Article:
As Mark Perkal stood before a judge yesterday to be sentenced in a generic drug scam, he did not stand alone. His family and members of Baltimore's Hasidic community stood with him.
While seven witnesses, including his wife and daughter, testified that Perkal was a pillar of the community and a religious man with the highest moral values, 100 more supporters jammed Judge John R. Hargrove's U.S. District Courtroom and overflowed into the lobby.
That outpouring of support apparently worked.
Judge Hargrove sentenced Perkal, 46, of the 3800 block of Labyrinth Road, to four months of the least restrictive form of home detention on his guilty plea to charges of obstruction of justice and aiding and abetting false statements to the U.S. Food and Drug Administration.
Perkal also was sentenced to 20 months' probation.
A founder of Baltimore-based PharmaKinetics Laboratories Inc., Perkal was executive vice president and chief scientific officer of the firm when it tested a generic substitute for the hypertension drug Dyazide made by the Bolar Pharmaceutical Co.
PharmaKinetics conducts its tests on people to determine the therapeutic effects of drugs and how readily they are absorbed by the body.
Bolar, however, had illegally used Dyazide's ingredients for the drug samples it submitted for testing because the product it wanted to market would not have passed FDA tests. It tried to hide the discrepancy from the government when the FDA began to investigate irregularities in generic drug manufacturing, according to First Assistant U.S. Attorney Gary P. Jordan, who has prosecuted most of the generic drug cases.
In June 1989, Robert Shulman and Jacob Rivers, two senior Bolar officials, asked Perkal to give them a concocted drug that would fool federal investigators into thinking Bolar had manufactured a legitimate generic version of Dyazide.
Shulman and Rivers have since been convicted of conspiracy and false statement charges. Rivers was sentenced earlier this month to four years in jail and a $1 million fine. Bolar was fined $10 million in March 1991.
When Perkal refused, Mr. Jordan said in court papers, Bolar officials threatened to ruin PharmaKinetics financially by taking their business elsewhere.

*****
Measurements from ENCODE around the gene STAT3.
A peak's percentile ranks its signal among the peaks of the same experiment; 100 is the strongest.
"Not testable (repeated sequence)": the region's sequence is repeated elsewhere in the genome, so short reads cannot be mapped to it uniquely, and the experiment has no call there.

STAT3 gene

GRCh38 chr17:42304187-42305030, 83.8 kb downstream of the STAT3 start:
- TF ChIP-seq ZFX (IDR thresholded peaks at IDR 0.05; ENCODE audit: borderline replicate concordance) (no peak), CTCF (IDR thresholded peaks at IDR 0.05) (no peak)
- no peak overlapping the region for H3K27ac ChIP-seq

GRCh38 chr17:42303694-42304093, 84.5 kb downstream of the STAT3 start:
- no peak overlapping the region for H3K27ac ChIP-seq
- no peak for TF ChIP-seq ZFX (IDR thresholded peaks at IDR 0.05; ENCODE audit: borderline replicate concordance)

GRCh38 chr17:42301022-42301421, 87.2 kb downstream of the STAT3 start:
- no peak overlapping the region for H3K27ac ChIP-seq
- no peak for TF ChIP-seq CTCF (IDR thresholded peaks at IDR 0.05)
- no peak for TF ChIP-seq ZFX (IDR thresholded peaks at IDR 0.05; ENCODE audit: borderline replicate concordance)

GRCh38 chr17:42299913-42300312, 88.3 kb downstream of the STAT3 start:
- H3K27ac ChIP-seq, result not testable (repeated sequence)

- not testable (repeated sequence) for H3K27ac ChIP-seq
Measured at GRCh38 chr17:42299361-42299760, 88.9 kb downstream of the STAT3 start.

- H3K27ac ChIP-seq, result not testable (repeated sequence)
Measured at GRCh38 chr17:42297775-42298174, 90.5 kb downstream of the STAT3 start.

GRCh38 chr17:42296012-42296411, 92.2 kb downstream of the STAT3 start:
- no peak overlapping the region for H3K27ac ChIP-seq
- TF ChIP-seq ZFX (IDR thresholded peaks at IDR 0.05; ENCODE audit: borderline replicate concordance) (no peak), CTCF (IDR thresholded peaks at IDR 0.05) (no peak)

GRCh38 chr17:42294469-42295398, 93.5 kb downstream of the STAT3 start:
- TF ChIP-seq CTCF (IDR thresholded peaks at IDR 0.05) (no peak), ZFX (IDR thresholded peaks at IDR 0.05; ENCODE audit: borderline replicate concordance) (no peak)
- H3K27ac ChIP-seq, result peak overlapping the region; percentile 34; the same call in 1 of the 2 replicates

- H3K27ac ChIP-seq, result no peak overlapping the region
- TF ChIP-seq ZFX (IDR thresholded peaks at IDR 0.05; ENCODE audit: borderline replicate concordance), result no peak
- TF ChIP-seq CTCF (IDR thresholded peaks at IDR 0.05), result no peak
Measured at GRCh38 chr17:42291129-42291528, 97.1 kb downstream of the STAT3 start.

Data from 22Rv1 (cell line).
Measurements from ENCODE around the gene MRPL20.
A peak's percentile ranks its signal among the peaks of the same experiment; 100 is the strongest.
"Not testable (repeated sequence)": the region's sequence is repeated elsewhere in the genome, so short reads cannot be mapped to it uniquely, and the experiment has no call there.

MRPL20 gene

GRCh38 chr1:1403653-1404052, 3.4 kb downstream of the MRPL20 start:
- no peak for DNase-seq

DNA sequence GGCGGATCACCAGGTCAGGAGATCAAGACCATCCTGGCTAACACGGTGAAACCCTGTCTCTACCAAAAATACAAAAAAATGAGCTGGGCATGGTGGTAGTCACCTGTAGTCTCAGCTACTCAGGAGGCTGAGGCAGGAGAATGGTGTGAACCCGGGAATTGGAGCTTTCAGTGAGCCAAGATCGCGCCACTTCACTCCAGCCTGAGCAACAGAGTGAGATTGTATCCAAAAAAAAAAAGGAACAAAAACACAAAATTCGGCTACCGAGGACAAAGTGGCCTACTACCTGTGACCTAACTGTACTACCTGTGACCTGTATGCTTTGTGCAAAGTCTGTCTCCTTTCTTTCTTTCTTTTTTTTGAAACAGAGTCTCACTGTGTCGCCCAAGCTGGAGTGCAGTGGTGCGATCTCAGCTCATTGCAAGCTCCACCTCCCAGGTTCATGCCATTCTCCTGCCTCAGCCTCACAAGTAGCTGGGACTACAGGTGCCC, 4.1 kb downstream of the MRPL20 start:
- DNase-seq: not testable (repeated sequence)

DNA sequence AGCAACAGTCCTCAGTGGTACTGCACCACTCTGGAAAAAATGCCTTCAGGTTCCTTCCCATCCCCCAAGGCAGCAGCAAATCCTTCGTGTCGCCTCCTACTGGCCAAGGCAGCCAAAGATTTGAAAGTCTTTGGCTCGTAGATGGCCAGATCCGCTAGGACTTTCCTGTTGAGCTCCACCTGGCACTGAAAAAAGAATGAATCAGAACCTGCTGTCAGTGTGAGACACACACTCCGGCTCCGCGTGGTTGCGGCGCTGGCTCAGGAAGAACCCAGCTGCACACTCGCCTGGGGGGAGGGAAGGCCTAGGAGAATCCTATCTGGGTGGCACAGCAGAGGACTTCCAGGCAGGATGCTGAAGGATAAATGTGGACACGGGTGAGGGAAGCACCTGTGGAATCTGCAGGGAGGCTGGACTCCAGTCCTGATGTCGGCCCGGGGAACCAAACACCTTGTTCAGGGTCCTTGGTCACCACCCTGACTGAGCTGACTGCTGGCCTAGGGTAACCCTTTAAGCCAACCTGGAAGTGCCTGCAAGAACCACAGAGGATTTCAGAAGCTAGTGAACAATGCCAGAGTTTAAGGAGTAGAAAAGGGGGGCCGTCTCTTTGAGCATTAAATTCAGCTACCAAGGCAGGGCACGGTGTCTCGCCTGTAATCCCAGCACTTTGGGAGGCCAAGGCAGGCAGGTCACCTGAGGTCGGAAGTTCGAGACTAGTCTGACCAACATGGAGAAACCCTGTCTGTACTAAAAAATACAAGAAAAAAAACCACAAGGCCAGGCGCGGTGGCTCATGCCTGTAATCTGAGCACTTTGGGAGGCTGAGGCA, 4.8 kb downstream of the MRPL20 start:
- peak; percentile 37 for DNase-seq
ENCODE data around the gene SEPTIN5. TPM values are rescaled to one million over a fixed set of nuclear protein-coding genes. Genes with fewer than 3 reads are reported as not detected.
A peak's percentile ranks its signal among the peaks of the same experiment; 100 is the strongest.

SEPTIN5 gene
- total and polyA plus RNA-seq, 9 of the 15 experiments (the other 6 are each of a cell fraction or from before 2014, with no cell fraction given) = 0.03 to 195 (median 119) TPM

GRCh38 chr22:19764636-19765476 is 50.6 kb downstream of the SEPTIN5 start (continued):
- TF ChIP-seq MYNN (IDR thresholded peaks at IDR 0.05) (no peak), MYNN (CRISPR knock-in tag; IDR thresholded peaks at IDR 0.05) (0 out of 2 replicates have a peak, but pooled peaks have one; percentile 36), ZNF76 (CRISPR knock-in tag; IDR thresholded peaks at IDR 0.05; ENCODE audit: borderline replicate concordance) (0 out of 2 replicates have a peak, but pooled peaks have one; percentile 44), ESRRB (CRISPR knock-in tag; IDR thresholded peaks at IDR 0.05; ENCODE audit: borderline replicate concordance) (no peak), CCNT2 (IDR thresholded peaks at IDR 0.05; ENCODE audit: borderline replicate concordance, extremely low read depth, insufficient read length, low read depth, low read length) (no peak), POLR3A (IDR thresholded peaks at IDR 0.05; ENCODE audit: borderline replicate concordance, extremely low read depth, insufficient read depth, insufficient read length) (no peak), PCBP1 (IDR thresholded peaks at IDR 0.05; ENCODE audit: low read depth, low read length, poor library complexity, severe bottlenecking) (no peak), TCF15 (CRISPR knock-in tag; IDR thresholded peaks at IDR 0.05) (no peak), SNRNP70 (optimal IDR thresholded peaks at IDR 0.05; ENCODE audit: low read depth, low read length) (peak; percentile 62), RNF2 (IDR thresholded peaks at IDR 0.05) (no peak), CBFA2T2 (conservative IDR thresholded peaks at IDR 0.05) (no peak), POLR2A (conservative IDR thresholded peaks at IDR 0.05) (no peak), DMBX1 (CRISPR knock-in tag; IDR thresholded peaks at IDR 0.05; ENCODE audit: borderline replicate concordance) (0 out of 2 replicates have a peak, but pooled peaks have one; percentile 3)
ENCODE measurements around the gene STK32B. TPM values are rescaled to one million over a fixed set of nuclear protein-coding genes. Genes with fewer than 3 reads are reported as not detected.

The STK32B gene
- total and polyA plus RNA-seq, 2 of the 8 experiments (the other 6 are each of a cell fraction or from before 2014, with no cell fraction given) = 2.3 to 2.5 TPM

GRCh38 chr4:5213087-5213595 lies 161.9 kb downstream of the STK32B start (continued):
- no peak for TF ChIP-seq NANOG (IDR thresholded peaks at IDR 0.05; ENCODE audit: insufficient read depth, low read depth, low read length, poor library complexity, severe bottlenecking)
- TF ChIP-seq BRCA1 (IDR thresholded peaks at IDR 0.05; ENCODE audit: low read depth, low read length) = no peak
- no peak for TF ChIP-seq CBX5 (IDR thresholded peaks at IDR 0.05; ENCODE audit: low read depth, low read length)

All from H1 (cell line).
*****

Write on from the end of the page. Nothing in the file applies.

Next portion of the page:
Perkal testified yesterday that the money wasn't the issue. He told the judge that he feared for his family's safety if he he didn't go along. He said Shulman had a "street tough" reputation and had made veiled threats against his family, although he wasn't aware that Shulman had actually ever harmed anyone.
"The longer the investigation went on, the more likely he would be to respond by fulfilling the threats made to my family," Perkal said.
According to court records, Perkal even consulted his rabbi, who reluctantly advised him to give Bolar the substitute capsules -- apparently the lesser of two evils. The rabbi went so far as to accompany Perkal on a trip to New York to talk to the Bolar officials, court papers show.
Mr. Jordan suggested during questioning that Shulman's reputation did not prevent Perkal from doing business with him for a long period of time.
Still, Perkal insisted, "I felt I'd done what I needed to do to minimize the risk [of harm]."
Character witnesses for Perkal testified yesterday that he belongs to a neighborhood crime patrol in Northwest Baltimore, supports a facility for sick Jewish people called Hospitality House and always stresses moral behavior and respect for authority.
Dr. Michael J. Elman, a retinal surgeon and an associate professor of ophthalmology at the University of Maryland School of Medicine, said he once inspected Perkal's facilities and was amazed by the firm's high standards.
He said he later got to know Perkal and was impressed with his commitment to the study of the Jewish law and his involvement with Hospitality House.
"I think it would be a tremendous loss [if Perkal were sent to prison]," Dr. Elman said. "For the Hospitality House, it would be a nightmare. People would suffer. The community would be seriously punished."
Elana Edelman, the third of Perkal's 10 children, testified that her father trained his family in honesty, for example, advising them to give back money when they received too much change from a cashier. She said that he once made her call the police when she bought a stereo that she later found out had been stolen.
Judge Hargrove scolded Perkal for taking part in a scam that has made millions distrustful of generic drugs. But he said he was convinced by the testimony and the number of people in the court that Perkal did not deserve jail time.
Perkal's home detention sentence does not require him to wear a monitoring bracelet. He will be able to leave his home for employment, community service, religious services, medical care, training programs and other authorized absences.
Thirty people and eight companies -- including PharmaKinetics -- have been convicted in the ongoing generic drug probe. Nearly $20 million in fines has been assessed. PharmaKinetics has filed for bankruptcy under Chapter 11 to reorganize.